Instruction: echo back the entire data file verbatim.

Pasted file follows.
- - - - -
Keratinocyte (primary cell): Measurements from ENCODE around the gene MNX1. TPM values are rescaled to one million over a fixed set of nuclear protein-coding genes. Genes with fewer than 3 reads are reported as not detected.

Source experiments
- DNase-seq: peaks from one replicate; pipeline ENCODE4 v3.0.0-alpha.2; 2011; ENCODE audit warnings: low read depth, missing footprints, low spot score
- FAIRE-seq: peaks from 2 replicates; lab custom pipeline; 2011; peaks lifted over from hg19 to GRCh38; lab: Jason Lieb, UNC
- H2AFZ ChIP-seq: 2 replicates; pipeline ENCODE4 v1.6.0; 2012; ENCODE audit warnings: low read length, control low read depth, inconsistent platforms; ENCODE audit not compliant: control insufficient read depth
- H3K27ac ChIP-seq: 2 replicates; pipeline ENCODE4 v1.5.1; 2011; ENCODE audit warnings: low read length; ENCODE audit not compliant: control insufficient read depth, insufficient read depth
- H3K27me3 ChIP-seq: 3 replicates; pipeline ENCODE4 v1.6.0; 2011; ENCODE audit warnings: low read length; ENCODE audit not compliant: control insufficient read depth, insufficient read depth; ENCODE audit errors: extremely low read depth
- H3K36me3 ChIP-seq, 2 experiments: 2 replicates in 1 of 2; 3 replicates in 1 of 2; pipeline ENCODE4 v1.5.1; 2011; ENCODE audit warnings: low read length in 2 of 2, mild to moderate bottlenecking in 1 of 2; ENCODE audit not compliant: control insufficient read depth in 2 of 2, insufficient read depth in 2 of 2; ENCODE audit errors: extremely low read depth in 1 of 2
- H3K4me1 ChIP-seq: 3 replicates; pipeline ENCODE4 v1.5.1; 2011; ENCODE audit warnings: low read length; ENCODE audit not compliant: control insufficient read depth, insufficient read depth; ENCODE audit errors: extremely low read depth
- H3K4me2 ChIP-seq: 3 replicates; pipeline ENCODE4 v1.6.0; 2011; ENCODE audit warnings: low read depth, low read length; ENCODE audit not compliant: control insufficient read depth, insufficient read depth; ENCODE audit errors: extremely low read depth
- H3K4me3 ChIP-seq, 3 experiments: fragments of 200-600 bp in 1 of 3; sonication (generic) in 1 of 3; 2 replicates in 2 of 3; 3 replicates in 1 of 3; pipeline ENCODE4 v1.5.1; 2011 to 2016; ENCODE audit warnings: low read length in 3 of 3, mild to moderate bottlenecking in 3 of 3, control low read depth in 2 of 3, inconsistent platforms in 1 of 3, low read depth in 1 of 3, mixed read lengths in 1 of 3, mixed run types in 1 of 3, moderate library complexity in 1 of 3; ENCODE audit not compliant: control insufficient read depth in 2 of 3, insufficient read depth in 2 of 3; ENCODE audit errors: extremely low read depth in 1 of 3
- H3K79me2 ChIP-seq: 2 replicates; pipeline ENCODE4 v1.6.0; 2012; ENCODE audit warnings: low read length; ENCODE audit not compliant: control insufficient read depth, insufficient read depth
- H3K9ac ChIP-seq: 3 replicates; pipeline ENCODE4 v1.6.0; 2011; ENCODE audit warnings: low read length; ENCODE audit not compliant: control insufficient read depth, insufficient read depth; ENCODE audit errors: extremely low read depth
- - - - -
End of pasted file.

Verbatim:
Keratinocyte (primary cell): Measurements from ENCODE around the gene MNX1. TPM values are rescaled to one million over a fixed set of nuclear protein-coding genes. Genes with fewer than 3 reads are reported as not detected.

Source experiments
- DNase-seq: peaks from one replicate; pipeline ENCODE4 v3.0.0-alpha.2; 2011; ENCODE audit warnings: low read depth, missing footprints, low spot score
- FAIRE-seq: peaks from 2 replicates; lab custom pipeline; 2011; peaks lifted over from hg19 to GRCh38; lab: Jason Lieb, UNC
- H2AFZ ChIP-seq: 2 replicates; pipeline ENCODE4 v1.6.0; 2012; ENCODE audit warnings: low read length, control low read depth, inconsistent platforms; ENCODE audit not compliant: control insufficient read depth
- H3K27ac ChIP-seq: 2 replicates; pipeline ENCODE4 v1.5.1; 2011; ENCODE audit warnings: low read length; ENCODE audit not compliant: control insufficient read depth, insufficient read depth
- H3K27me3 ChIP-seq: 3 replicates; pipeline ENCODE4 v1.6.0; 2011; ENCODE audit warnings: low read length; ENCODE audit not compliant: control insufficient read depth, insufficient read depth; ENCODE audit errors: extremely low read depth
- H3K36me3 ChIP-seq, 2 experiments: 2 replicates in 1 of 2; 3 replicates in 1 of 2; pipeline ENCODE4 v1.5.1; 2011; ENCODE audit warnings: low read length in 2 of 2, mild to moderate bottlenecking in 1 of 2; ENCODE audit not compliant: control insufficient read depth in 2 of 2, insufficient read depth in 2 of 2; ENCODE audit errors: extremely low read depth in 1 of 2
- H3K4me1 ChIP-seq: 3 replicates; pipeline ENCODE4 v1.5.1; 2011; ENCODE audit warnings: low read length; ENCODE audit not compliant: control insufficient read depth, insufficient read depth; ENCODE audit errors: extremely low read depth
- H3K4me2 ChIP-seq: 3 replicates; pipeline ENCODE4 v1.6.0; 2011; ENCODE audit warnings: low read depth, low read length; ENCODE audit not compliant: control insufficient read depth, insufficient read depth; ENCODE audit errors: extremely low read depth
- H3K4me3 ChIP-seq, 3 experiments: fragments of 200-600 bp in 1 of 3; sonication (generic) in 1 of 3; 2 replicates in 2 of 3; 3 replicates in 1 of 3; pipeline ENCODE4 v1.5.1; 2011 to 2016; ENCODE audit warnings: low read length in 3 of 3, mild to moderate bottlenecking in 3 of 3, control low read depth in 2 of 3, inconsistent platforms in 1 of 3, low read depth in 1 of 3, mixed read lengths in 1 of 3, mixed run types in 1 of 3, moderate library complexity in 1 of 3; ENCODE audit not compliant: control insufficient read depth in 2 of 3, insufficient read depth in 2 of 3; ENCODE audit errors: extremely low read depth in 1 of 3
- H3K79me2 ChIP-seq: 2 replicates; pipeline ENCODE4 v1.6.0; 2012; ENCODE audit warnings: low read length; ENCODE audit not compliant: control insufficient read depth, insufficient read depth
- H3K9ac ChIP-seq: 3 replicates; pipeline ENCODE4 v1.6.0; 2011; ENCODE audit warnings: low read length; ENCODE audit not compliant: control insufficient read depth, insufficient read depth; ENCODE audit errors: extremely low read depth